MXA MINI-VIEW: JUSTIN HILL
Justin Hill was out practicing at Glen Helen last Thursday.
Justin Hill is one of the newer riders on the Troy Lee Designs Red Bull KTM team. His brother, Josh, had a modestly successful racing career, scoring a 450 Supercross win at Minneapolis. Justin turned Pro in 2013 and won his first 250 Supercross race a year later in San Diego. Hill is one of a few riders on the team that seem to be plagued with multiple injuries this year, but he looks to overcome that by allowing his body to heal properly before he races.
Where are you from? I’m originally from Oregon, but am currently based in Murrieta, California. It is a lot of fun in Oregon. We have around six tracks up by my folks’ place. When we get a chance to drive up there it is cool.
What is the dirt like in Oregon? It can’t really be compared to anything. It is not like Florida or California at all. The tracks are all clay, but they stay wet throughout the year. You get way gnarlier ruts that are much deeper. They are not soft ruts like Red Bud, but instead they are solid and fun to ride.
Justin Hill practicing at Pala right before the Nationals.
How did you get started in racing? I started around four or five. My brother was already racing, so it was a family thing. I had been riding since I was three, putting around in the parking lots of tracks and places like that. I kept getting better and my parents wanted me to give it a shot. I was obviously gung-ho about dirt bikes, so we did it and had some good years on the little bikes. I won a lot of 50 championships and 65 championships. I wouldn’t say I had a break, but a few injuries, a growth spurt and some little kid stuff kept me from riding as much going into the 85 class. By the time I was 14, I was on big bikes and racing was starting to get real. I was training a lot and really getting into it.
Does your brother, Josh, still ride a lot? He rides sometimes. He is pretty much just working these days. He knew when he was done racing, because he had accumulated a lot of injuries over the years and he decided it was just time. His body was pretty beat up and there wasn’t a good enough ride for him to make it worth his while. So he decided to take a job in the industry, which I think he really likes, but deep down I still think he wants to come back someday. He wants to at some point. I just don’t know when and if it will happen, but he goes out and rides these electric bikes and just messes around.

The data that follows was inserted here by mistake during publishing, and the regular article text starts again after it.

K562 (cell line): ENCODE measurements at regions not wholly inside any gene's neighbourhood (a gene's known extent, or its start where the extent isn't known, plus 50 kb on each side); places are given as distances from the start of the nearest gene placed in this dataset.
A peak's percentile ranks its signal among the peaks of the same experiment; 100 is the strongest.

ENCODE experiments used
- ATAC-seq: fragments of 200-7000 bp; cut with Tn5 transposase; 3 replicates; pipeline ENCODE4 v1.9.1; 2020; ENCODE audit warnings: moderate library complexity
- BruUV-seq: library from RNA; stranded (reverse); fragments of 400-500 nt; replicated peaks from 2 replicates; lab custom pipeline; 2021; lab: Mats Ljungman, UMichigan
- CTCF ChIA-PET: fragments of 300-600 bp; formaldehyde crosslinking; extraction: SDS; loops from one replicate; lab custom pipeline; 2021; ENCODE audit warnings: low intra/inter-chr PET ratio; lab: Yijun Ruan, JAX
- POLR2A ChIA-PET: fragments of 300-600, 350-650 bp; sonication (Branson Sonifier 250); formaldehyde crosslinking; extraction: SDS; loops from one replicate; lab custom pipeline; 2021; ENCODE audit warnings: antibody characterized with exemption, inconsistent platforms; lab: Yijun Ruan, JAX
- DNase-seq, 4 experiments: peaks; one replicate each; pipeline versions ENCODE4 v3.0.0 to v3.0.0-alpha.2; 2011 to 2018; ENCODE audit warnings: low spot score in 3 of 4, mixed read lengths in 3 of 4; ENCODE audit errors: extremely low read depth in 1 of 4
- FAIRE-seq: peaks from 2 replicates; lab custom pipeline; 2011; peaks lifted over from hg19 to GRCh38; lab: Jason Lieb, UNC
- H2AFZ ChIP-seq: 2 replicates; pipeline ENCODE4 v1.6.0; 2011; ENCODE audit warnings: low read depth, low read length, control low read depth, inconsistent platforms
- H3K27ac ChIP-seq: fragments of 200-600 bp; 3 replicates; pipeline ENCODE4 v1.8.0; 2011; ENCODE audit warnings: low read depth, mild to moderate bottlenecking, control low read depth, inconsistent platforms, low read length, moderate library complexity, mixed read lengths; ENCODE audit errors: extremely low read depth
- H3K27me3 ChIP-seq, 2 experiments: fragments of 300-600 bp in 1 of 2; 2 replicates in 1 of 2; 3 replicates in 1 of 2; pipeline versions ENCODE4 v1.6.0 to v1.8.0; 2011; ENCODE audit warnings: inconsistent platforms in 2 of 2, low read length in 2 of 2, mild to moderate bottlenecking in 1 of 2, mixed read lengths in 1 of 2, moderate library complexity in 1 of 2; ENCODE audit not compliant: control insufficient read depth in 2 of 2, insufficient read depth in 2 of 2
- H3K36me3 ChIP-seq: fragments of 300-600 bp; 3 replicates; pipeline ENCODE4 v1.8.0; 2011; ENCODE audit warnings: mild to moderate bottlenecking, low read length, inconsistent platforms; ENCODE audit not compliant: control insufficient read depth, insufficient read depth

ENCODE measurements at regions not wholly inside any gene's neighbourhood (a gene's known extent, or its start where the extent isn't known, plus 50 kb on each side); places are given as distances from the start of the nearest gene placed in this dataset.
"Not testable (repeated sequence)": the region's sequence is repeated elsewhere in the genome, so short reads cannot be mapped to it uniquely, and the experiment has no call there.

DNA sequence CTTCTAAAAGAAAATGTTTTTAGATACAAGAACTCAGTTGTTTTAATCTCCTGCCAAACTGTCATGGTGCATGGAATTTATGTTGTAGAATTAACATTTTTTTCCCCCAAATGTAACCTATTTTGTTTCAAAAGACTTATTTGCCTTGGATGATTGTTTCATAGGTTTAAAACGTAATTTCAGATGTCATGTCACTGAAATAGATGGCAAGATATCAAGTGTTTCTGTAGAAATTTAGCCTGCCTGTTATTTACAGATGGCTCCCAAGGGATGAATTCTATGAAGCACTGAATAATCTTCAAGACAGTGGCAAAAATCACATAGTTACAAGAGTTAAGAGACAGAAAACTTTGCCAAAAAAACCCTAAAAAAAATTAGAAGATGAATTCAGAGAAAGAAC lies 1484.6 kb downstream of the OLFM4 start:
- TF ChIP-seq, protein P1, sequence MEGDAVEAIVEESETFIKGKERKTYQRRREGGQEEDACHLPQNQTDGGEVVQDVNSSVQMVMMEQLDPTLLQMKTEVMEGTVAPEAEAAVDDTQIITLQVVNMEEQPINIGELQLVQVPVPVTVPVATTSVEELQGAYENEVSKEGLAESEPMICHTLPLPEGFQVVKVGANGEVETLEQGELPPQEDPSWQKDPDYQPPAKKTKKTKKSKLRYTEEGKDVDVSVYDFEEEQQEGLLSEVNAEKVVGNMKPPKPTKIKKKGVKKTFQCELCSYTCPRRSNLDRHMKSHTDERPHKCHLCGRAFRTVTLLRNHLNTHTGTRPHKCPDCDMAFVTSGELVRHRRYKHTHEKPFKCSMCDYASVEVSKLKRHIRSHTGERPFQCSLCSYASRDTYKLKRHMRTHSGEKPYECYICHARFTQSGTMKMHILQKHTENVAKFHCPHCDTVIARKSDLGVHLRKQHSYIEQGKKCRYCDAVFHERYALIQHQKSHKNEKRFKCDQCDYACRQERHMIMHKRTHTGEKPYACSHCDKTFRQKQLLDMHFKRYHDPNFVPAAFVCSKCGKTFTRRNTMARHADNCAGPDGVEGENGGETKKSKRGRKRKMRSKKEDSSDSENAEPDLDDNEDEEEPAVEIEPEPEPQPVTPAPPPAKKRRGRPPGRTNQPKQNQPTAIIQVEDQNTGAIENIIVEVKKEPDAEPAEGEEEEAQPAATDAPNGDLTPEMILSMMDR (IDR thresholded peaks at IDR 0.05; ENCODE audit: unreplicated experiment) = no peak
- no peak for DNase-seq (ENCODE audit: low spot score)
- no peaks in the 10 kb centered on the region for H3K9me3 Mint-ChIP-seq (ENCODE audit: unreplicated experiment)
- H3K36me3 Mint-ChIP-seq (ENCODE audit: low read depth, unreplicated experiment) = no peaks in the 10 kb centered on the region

Do you consider an electric dirt bike the real thing? Yeah. I think it is the future. The technology isn’t quite there yet, but if they get to a point where they are effective at making and selling with a good profit, I think a lot of the bigger companies will get into it. Some of the pioneers would be smart to patent all of it. That way they have the monopoly. It seems like that is the way everyone does it now. I do take them seriously and I think they are for real.
Have you ridden one? I have not ridden one. My brother tells me all the time I need to ride one, but don’t think I actually can. We grew up racing motorcycles that run on gas motors and I don’t know if you can easily make that transition. It is a grey area, because it is more like an electric mountain bike. I mean, it is not like a competitive brand motorcycle. My brother rides an Alta. I don’t think they gave him one, but they let him test them from time to time. I don’t think he owns one. If he did own one, I would have snuck a ride on one. They are very weird in that I don’t think they have gears. They are just one speed, but he says that they are fast. They are probably as fast as a 250, but a little bit heavier with the batteries. It makes it obviously a little heavier. He says the bike has a lot of torque, which I wouldn’t imagine an electric bike having.